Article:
This will create a file named FILELIST.TXT with a list of matching filenames. If there are no matching filenames then an empty file is created - although you could just as well not do anything.

Personally, in the above example, I would be inclined to use the the '/B' switch in the 'DIR /S *file* >filelist.txt' command as in the following:

   DIR /S *file* >NUL 2>&1
   IF %ERRORLEVEL% EQU 0 (
      REM Matching files were found
      DIR /B /S *file* >filelist.txt
   )

Commented:
If you definitely want an error message sent to a log file if there are no matching files then you could do it like this (see the explantion in my previous comment):

   DIR /S *file* >NUL 2>&1
   IF %ERRORLEVEL% EQU 1 (
      ECHO There are no matching files in %CD% >%~n0.log
   )

This will create a log file with the same base filename as the batch file itself, and write a message to the log file if there are no matching files. The %CD% just includes the path and folder you searched from.
Qlemo"Batchelor", Developer and EE Topic Advisor
Top Expert 2015

Commented:
I would redirect the output of the first dir, and on error ignore it. No need to do the dir twice.


@echo off
dir /S /b *file* > filelist.txt 2> nul && (
  echo ok
  rem aso.
) || (
  eventcreate /ID 1 /T Warning /D "The file has not been found"
  rem aso.
)

Open in new window

Commented:
Well, of course, we're all stabbing about in the dark here as the asker has not made it ABSOLUTELY clear what he wants.

If it surely IS "Windows' Event Log" he wants to send this message to (instead of a file) then personally I prefer the following code:

   DIR /S *file* >NUL 2>&1
   IF %ERRORLEVE% EQU 1 (
      EVENTCREATE /T ERROR /ID 1 /SO %~nx0 /L APPLICATION /D "File not found: *file*" >NUL
   )
Qlemo"Batchelor", Developer and EE Topic Advisor
Top Expert 2015

Commented:
t0t0,

the statement made twice, "I would like to automatically send in event log", clearly states it should appear in EventLog.

Commented:
Qlemo.... It does appear to sound like "Event Log" but is that what he really means? - Because none of his example codes in any of his posts include EVENTCREATE.

However, I have included it here as a possible solution.

Commented:
Oh no not again.... will leave this one to you :-)

Steve

Author

Commented:
t0t0:

I am getting following error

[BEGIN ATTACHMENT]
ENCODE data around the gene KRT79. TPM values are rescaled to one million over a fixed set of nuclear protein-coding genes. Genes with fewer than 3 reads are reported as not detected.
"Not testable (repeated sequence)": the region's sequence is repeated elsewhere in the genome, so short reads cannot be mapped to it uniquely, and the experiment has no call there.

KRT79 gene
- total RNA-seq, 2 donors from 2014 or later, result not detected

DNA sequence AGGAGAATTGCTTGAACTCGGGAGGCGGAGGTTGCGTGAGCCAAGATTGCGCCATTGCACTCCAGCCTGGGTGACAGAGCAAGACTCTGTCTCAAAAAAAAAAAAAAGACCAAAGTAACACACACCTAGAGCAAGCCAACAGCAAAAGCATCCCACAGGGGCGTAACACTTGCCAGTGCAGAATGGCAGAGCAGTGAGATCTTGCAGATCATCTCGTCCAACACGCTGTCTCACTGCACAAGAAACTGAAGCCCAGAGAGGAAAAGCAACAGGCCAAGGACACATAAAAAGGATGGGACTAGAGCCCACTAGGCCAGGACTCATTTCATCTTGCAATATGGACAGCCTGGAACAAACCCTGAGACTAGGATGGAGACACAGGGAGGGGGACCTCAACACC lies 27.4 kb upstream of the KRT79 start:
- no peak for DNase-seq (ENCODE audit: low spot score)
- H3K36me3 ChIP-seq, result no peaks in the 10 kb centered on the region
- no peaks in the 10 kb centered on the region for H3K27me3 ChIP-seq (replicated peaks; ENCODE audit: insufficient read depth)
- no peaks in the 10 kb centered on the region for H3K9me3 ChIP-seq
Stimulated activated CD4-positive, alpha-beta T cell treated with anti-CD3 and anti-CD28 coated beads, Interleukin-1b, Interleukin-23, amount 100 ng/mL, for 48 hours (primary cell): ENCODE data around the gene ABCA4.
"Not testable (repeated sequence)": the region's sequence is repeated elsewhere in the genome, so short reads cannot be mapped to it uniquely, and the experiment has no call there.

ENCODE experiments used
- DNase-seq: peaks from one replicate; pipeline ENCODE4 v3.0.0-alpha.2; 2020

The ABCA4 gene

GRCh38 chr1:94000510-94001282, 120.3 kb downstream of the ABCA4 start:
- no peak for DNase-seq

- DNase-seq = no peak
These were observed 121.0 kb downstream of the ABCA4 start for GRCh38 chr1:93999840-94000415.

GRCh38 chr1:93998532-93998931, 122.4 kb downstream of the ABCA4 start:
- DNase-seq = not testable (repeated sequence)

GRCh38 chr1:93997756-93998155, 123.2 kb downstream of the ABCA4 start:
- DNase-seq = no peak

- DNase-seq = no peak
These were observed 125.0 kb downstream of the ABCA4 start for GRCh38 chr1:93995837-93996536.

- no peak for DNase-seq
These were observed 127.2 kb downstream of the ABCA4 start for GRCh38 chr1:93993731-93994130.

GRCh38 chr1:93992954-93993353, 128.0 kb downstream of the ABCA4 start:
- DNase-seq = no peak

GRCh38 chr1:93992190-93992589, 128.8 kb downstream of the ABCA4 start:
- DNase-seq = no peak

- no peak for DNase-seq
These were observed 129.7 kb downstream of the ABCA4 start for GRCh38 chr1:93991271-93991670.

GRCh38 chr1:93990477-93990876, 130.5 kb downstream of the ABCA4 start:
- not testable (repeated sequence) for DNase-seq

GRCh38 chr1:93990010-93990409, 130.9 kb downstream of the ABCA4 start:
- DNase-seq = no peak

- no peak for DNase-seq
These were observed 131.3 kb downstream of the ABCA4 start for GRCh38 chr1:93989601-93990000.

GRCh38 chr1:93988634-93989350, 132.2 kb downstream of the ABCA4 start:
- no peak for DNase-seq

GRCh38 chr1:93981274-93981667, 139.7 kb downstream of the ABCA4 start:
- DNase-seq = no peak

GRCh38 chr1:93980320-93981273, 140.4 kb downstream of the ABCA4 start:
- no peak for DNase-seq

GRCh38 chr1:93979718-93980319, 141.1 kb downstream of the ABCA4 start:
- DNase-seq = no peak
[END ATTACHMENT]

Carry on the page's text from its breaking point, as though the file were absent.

DIR /S *file*  1>NUL 2>&1
1 was unexpected at this time.

C:\File>   IF  EQU 1 (

Qlemo:

Your solutions doesn't work

Commented:
Try:

   DIR /S *file* >NUL 2>&1

as shown in my text.

The followinf doesn't make sense:

   C:\File>   IF  EQU 1 (

You get this type of errer when the IF is missing something that should appear infront of the word EQU. As it is, it says the following:

   IF equals 1 then....

If WHAT equals '1'?.... a variable of yours is not expanding. Chech the variable. Is it a delayed expansion variable? Is it spelt incorrcetly? is it not SETting somewhere where it should be?....

Put double-quotes around both Lvalue and Rvlaue as in:

   IF "number" EQU "1" (....

Or:

   IF "number"=="1" (....

Command line parameters are usually placed inside double-quotes for this reason: in case the parameter does not exist in which case you get this very problem.

Come back if you try those suggestions and they don't work.

Author

Commented:
Here is what I am using

DIR /S *file* >NUL 2>&1
   IF %ERRORLEVE% == "1" (
      EVENTCREATE /T ERROR /ID 1 /SO %~nx0 /L APPLICATION /D "File not found: *file*" > NUL
   )

and I got following error

( was unexpected at this time.

Commented:
%ERRORLEVE% should be %ERRORLEVEL%

Commented:
and you probably actually want

if errorlevel 1 (

)

which works for any error.

Steve

Commented:
CalmSoul

I had to nip out to collect my child from school...

I was rushing ealier and didn't realise it was MY code you were refering to. Glad you got there in the end. Lots of apologies for not spotting such an obvious error myself.

Thank you for acceptin gmy answer as your solution. Thank you also for the points and grade.

Do more with

Expert Office
Submit tech questions to Ask the Experts™ at any time to receive solutions, advice, and new ideas from leading industry professionals.

Start 7-Day Free Trial